It’s not “the leftist narrative” that’s fact-free in this instance.

    • Submitted by Pat Terry on 10/10/2017 - 01:33 pm.

      Prayer vs action

      There is a reason that our country is alone among industrialized nations when it comes to gun violence. The evidence that gun control limits gun violence is overwhelming.

      You probably didn’t need a study to tell you that prayer is completely worthless. But the article points out the difference between people: those who want to stop something terrible from happening, and those who want to do absolutely nothing.

    • Submitted by ian wade on 10/10/2017 - 06:00 pm.

      “Thoughts and prayers”

      The religious equivalent of E-cards…

  3. Submitted by Kathie Noga on 10/10/2017 - 02:49 pm.

    No Scientific Evidence on Prayer or Healing

    The author of this article is not familiar with the studies of Dr. Larry Dossey who did a prayer study on patients who were released from the hospital. The study included people who prayed for people being released from the hospital. These individuals were from various spiritual traditions. A group was prayed for healing and another group was not prayed for healing. The group which was prayed for recovered 2 to 3 times faster than the group which was not prayed for. Sometimes people do not know about research which opposes their view points. I am trained in Reiki and Qigong, forms of healing. I know of people who are helped there is a study done by the Mayo Clinic done on the healing work of Master Lin, who is a Qigong Master. They found that certain patients were healed with doing Qigong. Those in pain and with depression were helped the most.

    • Submitted by Leisa Meeuwen-Ristuben on 10/12/2017 - 07:17 am.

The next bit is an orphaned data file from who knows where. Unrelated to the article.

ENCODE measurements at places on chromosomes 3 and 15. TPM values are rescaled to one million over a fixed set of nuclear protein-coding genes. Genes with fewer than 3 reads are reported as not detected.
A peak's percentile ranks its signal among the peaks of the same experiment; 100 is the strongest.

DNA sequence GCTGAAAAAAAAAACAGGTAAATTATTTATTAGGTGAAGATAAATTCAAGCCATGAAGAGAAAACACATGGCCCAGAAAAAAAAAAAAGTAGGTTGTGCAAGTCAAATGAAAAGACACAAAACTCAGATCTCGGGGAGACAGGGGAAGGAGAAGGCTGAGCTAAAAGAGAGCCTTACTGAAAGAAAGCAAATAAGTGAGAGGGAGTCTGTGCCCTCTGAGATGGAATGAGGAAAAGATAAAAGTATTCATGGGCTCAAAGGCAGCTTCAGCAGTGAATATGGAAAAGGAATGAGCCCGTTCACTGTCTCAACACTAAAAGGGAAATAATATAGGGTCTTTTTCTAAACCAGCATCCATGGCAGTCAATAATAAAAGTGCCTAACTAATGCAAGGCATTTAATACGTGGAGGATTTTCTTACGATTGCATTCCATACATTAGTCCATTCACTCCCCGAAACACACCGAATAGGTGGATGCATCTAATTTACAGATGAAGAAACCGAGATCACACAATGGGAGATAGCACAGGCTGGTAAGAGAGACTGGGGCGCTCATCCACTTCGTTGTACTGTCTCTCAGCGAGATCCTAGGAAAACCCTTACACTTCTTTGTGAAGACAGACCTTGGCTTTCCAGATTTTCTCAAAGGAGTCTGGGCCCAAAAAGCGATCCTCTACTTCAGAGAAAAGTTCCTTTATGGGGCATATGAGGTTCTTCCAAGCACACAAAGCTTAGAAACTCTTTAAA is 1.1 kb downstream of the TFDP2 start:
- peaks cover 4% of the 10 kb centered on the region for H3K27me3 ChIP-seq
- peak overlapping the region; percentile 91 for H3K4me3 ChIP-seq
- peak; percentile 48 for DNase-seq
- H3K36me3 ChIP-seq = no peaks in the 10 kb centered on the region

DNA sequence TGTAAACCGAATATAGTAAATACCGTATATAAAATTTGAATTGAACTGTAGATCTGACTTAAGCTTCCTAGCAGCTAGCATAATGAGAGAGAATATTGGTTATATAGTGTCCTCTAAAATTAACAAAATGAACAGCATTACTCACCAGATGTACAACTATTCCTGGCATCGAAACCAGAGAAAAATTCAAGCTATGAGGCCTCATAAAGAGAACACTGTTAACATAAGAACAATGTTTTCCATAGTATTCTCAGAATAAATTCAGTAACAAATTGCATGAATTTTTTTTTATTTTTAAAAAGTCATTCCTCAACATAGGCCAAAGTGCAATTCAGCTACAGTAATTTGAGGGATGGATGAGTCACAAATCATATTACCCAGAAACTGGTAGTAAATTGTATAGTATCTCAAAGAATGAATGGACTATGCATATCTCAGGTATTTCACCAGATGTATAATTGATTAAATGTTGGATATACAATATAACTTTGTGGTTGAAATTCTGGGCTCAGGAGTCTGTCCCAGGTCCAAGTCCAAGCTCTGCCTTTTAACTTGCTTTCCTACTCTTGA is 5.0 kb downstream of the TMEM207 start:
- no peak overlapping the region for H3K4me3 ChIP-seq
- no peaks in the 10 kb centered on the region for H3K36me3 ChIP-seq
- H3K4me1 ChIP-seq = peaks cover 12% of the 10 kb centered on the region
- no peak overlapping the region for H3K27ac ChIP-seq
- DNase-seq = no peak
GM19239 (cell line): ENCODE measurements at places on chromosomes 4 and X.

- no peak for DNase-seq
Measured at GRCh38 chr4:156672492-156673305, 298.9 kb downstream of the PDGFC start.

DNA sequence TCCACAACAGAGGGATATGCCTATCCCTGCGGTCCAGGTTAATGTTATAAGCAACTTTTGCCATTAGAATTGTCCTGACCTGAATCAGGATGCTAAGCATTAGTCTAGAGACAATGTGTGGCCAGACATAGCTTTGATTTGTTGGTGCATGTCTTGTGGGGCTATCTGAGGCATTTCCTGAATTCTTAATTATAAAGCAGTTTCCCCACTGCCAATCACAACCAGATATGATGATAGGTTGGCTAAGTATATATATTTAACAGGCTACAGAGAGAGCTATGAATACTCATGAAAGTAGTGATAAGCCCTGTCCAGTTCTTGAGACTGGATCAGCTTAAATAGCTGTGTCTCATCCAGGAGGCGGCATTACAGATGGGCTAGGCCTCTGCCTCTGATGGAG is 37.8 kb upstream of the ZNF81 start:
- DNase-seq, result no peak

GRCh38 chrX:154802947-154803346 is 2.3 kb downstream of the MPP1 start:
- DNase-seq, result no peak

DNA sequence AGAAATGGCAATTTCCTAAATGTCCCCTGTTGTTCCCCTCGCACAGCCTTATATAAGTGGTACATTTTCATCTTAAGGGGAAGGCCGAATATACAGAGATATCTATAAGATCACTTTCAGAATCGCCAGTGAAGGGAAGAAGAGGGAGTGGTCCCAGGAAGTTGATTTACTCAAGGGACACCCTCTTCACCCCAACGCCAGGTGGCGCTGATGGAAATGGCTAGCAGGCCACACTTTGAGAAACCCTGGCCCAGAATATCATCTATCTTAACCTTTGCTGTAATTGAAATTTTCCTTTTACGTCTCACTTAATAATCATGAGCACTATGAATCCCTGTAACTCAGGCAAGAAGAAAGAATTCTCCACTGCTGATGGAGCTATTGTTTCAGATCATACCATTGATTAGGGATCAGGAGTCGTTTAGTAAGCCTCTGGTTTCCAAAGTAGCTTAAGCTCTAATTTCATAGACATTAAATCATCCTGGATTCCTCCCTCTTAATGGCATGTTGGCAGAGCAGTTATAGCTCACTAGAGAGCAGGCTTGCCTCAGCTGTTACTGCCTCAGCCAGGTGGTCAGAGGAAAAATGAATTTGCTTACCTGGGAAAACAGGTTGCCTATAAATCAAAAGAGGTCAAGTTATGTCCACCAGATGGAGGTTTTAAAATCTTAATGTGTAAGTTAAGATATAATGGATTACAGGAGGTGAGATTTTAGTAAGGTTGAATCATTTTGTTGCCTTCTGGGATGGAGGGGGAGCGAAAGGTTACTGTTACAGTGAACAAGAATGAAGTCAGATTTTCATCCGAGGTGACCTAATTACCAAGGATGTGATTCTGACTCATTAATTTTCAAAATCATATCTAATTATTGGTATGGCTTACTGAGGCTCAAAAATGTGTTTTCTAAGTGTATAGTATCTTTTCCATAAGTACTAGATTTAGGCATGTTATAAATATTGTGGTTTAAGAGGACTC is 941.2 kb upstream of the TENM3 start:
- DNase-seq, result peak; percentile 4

About Dossey’s study

      Would you care to give us some insight into the methodology Dossey used (how many participants there were in his studies, how long each study lasted, when they were conducted, any other demographic information available)? When I search for his studies, I’m only seeing books and no journal publications, which makes me hesitant. I’m not sure if I want to buy his books to glean anything about how his studies were done, so any information would be useful in my decision making process (as I didn’t find the study information I was looking for in the book reviews).

  4. Submitted by Ilya Gutman on 10/10/2017 - 09:38 pm.

    First of all, according to Mother Jones, about 800 people died in mass shootings in the last 35 years. That amounts to fewer than 25 people per year or less than 0.1 person per day, which is negligible compared to actual 27 persons per day who die from guns. In other words, mass shootings kill relatively very few people so writing about gun control in conjunction with mass shootings doesn’t make sense.

    Second, there is no correlation between gun ownership, strictness of gun laws, and murder rate, so again, implying that if only we emulate those countries, we would have the same result is illogical.

    And finally, it may be helpful to know where most of America’s murders take place:,

    So obviously, all cries about gun control after mass shootings will help about as much as thoughts and prayers and are proposed just to feel good (or to score political points, which is much worse). By the way, doing things to just feel good is a very liberal idea – otherwise why do they want to rename streets and take down century old statues?

Leave a Reply